WT/DS162/R/Add.1 Page 103
1916 Act authorizes the imposition of a quantitative restriction on imports, Wheeling‑Pittsburgh350 held that no injunctive relief is available under the 1916 Act.
According to the United States, at most, a court may enter a monetary judgment (or impose a criminal sentence) against the particular defendants in a case for the amount of damage that the plaintiff's business has sustained. A monetary judgment (or a criminal sentence) against a party obviously does not apply to any particular product. In fact, the defendants in the case are free to continue importing their product. Furthermore, the judgment obviously does not apply to persons importing the same product that are not a party to the lawsuit. Thus, there is no basis for Japan's unsupported assertion that the 1916 Act "establishes product‑specific minimum price levels".
The United States is of the view that even a cursory review of the panel report in EEC ‑ Minimum Import Prices shows that there is no similarity between the 1916 Act and the minimum import pricing scheme at issue in that case. There, the questioned measure prohibited the importation of specific products (tomato concentrates) below a certain price. As such, it easily fell within the ambit of Article XI. Indeed, the EEC did not even dispute that the scheme was covered by Article XI.351 Thus, the only real issue in that case was the application of the exceptions in Article XI:2.
The United States considers that Japan's reliance upon the panel report in United States - Section 337 is similarly misplaced. At issue in that case was whether Article III:4 applied to the Section 337 proceedings. The panel found that the application of Article III:4 could not be avoided based upon the fact that Section 337 proceedings applied to persons rather than products.
In the present case, the United States does not dispute that Article III applies to the 1916 Act. However, the analysis under Article III is wholly different from an Article XI analysis. As noted by Japan, Article III has been interpreted to have an exceedingly broad scope based upon whether the measure "affects" the conditions of competition between the domestic and imported product. There is no language in Article XI concerning whether the measure "affects" the imported product nor any basis to conduct an analysis comparable to the changing conditions of competition analysis under Article III.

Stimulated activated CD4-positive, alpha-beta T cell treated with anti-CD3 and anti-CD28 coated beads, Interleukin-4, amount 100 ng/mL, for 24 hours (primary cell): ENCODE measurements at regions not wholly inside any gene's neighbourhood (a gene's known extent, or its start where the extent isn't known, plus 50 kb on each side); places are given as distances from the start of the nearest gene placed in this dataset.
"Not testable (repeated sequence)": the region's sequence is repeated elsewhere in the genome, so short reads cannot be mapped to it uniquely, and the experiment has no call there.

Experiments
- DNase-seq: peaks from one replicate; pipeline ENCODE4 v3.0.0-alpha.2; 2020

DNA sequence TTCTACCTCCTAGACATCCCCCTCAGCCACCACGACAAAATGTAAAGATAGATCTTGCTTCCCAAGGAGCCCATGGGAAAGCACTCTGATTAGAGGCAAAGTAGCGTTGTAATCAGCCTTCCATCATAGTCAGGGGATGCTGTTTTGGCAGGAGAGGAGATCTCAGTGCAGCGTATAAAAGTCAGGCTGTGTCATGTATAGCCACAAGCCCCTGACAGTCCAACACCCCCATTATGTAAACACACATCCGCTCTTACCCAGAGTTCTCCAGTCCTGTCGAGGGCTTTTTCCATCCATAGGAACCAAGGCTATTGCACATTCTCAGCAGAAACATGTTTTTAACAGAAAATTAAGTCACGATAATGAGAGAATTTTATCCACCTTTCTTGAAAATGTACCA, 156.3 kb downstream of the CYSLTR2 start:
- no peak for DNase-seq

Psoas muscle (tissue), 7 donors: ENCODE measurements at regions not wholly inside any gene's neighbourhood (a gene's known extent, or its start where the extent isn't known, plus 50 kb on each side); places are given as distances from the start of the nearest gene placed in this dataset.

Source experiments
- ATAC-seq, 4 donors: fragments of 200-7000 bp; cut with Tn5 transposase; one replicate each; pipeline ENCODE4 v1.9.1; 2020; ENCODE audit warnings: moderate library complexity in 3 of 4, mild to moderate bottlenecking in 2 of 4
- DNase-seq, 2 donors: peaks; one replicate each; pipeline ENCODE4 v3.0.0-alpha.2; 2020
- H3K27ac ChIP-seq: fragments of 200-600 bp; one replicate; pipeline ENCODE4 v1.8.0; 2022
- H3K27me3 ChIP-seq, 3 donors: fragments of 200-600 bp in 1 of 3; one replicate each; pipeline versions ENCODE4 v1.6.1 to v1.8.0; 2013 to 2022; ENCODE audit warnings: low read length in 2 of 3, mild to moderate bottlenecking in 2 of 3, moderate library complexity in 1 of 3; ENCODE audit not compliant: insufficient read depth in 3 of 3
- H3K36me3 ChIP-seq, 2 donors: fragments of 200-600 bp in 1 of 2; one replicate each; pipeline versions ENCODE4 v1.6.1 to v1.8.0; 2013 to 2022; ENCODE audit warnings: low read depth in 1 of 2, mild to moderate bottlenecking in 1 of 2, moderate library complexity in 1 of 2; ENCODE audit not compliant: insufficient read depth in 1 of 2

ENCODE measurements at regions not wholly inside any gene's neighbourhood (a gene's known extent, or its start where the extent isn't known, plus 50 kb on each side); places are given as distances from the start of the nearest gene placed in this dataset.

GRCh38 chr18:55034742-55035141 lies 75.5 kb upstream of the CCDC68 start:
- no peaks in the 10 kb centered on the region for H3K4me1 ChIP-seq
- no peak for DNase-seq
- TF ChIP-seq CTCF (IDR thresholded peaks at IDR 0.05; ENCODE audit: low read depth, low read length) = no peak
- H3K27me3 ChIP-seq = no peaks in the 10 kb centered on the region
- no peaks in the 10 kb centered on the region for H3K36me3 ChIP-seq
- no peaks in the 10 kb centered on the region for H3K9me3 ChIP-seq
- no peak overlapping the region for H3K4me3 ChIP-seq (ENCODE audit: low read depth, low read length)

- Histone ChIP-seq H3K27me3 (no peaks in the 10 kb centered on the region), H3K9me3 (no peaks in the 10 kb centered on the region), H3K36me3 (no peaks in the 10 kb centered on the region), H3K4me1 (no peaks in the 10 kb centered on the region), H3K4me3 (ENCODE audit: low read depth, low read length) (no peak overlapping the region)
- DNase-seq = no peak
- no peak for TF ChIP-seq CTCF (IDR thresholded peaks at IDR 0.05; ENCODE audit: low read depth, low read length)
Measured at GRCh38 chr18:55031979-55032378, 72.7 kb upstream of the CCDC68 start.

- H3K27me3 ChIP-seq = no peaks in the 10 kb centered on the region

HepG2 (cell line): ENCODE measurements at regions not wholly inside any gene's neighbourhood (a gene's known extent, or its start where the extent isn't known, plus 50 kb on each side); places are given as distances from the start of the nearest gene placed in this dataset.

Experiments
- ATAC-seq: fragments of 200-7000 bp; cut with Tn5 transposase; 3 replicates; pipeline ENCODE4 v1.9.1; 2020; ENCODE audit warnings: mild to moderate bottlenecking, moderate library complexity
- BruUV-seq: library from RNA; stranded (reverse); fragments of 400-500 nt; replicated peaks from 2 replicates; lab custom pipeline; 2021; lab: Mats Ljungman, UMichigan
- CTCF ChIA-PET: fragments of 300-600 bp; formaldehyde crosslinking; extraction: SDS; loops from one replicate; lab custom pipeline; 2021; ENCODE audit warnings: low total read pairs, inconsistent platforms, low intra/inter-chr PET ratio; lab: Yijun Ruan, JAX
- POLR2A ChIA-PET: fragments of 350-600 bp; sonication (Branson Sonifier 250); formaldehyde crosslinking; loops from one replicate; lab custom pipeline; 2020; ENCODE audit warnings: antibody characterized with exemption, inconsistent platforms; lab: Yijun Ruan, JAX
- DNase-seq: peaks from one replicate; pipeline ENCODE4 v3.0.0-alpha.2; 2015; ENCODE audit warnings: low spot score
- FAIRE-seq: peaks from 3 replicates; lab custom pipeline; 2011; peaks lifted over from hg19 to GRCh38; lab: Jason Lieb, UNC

Japan replies that the fact that the 1916 Act does not provide for injunctive relief is irrelevant. The United States asserts that the 1916 Act is consistent with Article XI because, the United States claims, the 1916 Act does not allow a court to impose a "prohibition or restriction" on trade. However, the 1916 Act is a measure that applies to and restricts the importation of products. Because it allows for the imposition of fines, imprisonment, treble damages and costs, it violates Article XI.
Japan also notes that imprisonment is not "monetary" in nature. In Japan's view, imprisonment obviously has serious restriction on imports and imposes even more severe effect on imports than monetary punishment or administrative guidance. In a previous panel case – Japan - Semiconductors – the panel affirmed that in certain special circumstances such a soft instrument as administrative guidance could be regarded as a "governmental measure" enforcing trade policies. Japan does not believe that Article XI allows Members to take such measures as imprisonment with stronger enforcement effect and implication.
The United States reiterates its argument that a judgment under the 1916 Act against a party defendant (civil or criminal) does not apply to and therefore cannot restrict any particular product.
350 The United States refers to Wheeling‑Pittsburgh, Op. Cit.
351 The United States refers to EEC – Minimum Import Prices, Op. Cit., para. 3.3.